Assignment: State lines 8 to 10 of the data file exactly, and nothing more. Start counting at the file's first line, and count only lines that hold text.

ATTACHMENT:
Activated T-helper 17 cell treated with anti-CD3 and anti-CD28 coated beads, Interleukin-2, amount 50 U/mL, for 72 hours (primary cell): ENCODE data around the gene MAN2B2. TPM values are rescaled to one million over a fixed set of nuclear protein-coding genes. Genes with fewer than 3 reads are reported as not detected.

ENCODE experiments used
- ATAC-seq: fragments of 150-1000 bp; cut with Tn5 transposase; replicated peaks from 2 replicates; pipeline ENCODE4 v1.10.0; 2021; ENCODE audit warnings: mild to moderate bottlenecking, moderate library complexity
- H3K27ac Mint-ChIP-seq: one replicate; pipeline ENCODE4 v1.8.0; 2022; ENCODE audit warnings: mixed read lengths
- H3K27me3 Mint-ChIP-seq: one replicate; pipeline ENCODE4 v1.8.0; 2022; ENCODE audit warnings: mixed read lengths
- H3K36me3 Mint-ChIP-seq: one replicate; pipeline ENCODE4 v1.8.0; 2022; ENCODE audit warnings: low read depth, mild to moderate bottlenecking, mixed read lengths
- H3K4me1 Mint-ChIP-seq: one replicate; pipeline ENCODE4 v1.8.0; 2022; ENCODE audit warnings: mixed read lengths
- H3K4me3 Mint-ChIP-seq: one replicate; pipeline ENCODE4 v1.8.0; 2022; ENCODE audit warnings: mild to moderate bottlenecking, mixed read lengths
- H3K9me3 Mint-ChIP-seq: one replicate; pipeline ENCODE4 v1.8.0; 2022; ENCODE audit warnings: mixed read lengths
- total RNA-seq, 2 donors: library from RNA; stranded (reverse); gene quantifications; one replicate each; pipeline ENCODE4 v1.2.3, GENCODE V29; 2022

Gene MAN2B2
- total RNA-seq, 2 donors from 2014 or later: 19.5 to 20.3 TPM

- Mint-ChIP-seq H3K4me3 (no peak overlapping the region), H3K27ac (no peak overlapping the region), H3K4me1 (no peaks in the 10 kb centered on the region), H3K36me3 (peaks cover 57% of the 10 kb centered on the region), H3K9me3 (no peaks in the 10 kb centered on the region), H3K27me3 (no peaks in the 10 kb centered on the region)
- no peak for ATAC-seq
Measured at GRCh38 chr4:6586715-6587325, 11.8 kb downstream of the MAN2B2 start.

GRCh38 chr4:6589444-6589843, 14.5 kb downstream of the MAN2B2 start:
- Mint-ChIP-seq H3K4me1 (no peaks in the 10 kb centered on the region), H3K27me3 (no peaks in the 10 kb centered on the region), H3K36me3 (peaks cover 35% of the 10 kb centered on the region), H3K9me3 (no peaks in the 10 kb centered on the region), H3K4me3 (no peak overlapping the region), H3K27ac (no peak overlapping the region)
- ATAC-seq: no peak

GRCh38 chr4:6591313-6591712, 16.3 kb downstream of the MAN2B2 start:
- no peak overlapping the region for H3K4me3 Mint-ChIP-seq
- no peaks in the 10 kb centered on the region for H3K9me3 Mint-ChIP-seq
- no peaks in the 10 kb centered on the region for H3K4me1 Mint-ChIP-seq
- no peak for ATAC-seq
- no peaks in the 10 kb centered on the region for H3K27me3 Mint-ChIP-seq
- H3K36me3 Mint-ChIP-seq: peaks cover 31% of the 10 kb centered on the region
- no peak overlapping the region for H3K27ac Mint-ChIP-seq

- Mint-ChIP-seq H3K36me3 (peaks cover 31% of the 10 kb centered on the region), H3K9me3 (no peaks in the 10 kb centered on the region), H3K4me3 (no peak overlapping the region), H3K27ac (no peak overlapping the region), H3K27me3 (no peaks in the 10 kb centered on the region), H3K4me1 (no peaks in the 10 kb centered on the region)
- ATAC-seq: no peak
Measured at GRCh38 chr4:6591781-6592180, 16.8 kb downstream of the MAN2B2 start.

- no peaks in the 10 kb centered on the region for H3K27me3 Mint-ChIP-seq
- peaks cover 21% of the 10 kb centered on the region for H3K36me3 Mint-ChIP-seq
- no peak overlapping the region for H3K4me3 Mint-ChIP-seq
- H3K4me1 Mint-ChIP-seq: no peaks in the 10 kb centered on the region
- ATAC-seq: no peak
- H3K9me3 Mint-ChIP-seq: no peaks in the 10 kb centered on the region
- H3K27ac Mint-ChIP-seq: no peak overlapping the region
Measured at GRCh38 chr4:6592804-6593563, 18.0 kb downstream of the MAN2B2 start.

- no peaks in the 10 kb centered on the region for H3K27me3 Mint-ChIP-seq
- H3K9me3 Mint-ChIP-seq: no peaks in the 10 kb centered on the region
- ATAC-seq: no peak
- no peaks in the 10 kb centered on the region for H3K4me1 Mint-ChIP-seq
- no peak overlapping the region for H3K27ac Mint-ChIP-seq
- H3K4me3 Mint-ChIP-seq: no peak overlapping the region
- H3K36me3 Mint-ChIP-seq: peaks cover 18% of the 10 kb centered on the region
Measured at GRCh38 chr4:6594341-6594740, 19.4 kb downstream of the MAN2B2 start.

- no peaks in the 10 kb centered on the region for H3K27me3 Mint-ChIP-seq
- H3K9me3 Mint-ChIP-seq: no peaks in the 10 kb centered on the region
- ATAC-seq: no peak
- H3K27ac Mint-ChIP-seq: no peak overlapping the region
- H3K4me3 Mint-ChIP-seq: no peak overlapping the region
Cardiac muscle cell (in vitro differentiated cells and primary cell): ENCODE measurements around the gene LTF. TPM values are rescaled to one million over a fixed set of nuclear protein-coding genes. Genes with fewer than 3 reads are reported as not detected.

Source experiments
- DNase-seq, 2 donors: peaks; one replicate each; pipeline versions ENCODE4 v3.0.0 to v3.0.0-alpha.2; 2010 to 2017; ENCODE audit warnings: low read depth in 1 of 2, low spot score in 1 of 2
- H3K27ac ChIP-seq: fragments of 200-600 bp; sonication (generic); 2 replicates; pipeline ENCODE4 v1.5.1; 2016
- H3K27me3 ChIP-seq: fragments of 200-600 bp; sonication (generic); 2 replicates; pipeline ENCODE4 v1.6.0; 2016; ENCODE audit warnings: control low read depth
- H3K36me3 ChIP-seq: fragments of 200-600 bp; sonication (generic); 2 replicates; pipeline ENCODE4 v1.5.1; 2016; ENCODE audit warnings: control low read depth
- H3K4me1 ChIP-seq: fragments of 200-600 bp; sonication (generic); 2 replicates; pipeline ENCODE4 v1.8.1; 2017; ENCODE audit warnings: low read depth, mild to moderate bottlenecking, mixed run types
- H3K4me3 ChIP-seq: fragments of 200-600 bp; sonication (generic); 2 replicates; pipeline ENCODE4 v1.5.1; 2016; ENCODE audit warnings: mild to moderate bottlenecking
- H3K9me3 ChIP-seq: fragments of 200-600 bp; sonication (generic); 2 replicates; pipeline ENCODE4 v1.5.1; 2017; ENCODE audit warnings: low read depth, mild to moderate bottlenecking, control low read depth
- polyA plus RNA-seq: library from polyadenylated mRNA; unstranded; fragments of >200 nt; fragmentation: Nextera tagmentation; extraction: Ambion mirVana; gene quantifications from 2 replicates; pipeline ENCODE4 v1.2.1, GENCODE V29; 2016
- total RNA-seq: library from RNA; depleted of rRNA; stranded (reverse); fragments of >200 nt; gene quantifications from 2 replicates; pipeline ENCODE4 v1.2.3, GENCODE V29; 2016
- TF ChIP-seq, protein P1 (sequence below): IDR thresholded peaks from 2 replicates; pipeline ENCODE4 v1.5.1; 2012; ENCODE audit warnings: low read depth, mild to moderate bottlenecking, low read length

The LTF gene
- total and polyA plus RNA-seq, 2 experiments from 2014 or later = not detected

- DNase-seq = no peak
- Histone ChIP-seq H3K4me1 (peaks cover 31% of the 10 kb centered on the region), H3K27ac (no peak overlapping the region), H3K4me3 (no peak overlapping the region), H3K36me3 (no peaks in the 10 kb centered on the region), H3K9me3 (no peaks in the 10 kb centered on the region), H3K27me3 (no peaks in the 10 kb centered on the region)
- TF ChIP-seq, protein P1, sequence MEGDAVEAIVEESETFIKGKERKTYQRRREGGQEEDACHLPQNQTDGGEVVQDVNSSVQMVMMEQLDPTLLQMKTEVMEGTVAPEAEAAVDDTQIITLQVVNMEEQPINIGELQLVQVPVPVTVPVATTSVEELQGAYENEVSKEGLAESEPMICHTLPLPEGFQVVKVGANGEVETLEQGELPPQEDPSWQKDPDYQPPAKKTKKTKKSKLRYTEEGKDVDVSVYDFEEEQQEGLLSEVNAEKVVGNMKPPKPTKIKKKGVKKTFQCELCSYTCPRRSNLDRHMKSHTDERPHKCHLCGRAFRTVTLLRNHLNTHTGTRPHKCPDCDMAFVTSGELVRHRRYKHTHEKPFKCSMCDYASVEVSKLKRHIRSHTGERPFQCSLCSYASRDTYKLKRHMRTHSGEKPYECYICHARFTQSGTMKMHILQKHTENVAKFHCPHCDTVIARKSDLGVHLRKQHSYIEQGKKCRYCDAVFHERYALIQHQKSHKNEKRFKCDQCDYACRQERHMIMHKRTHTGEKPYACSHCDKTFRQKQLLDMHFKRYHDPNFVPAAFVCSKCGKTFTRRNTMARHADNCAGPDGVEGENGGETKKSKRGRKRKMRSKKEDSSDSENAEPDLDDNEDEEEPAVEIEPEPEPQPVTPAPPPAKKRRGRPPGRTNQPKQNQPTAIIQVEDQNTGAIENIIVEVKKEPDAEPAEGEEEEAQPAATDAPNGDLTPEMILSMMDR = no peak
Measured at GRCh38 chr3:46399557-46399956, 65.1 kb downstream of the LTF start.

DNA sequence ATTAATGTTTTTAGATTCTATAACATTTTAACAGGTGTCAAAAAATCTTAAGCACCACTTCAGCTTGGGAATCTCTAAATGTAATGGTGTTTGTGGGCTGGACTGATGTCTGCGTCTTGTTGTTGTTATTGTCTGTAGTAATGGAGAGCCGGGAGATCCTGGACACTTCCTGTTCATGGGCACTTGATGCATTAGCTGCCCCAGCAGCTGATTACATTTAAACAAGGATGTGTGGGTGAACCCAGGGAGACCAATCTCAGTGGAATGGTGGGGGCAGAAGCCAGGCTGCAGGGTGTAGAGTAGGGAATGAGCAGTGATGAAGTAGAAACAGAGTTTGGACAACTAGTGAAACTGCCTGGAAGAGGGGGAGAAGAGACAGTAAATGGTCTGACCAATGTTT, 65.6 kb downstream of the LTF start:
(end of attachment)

- H3K4me3 Mint-ChIP-seq: one replicate; pipeline ENCODE4 v1.8.0; 2022; ENCODE audit warnings: mild to moderate bottlenecking, mixed read lengths
- H3K9me3 Mint-ChIP-seq: one replicate; pipeline ENCODE4 v1.8.0; 2022; ENCODE audit warnings: mixed read lengths
- total RNA-seq, 2 donors: library from RNA; stranded (reverse); gene quantifications; one replicate each; pipeline ENCODE4 v1.2.3, GENCODE V29; 2022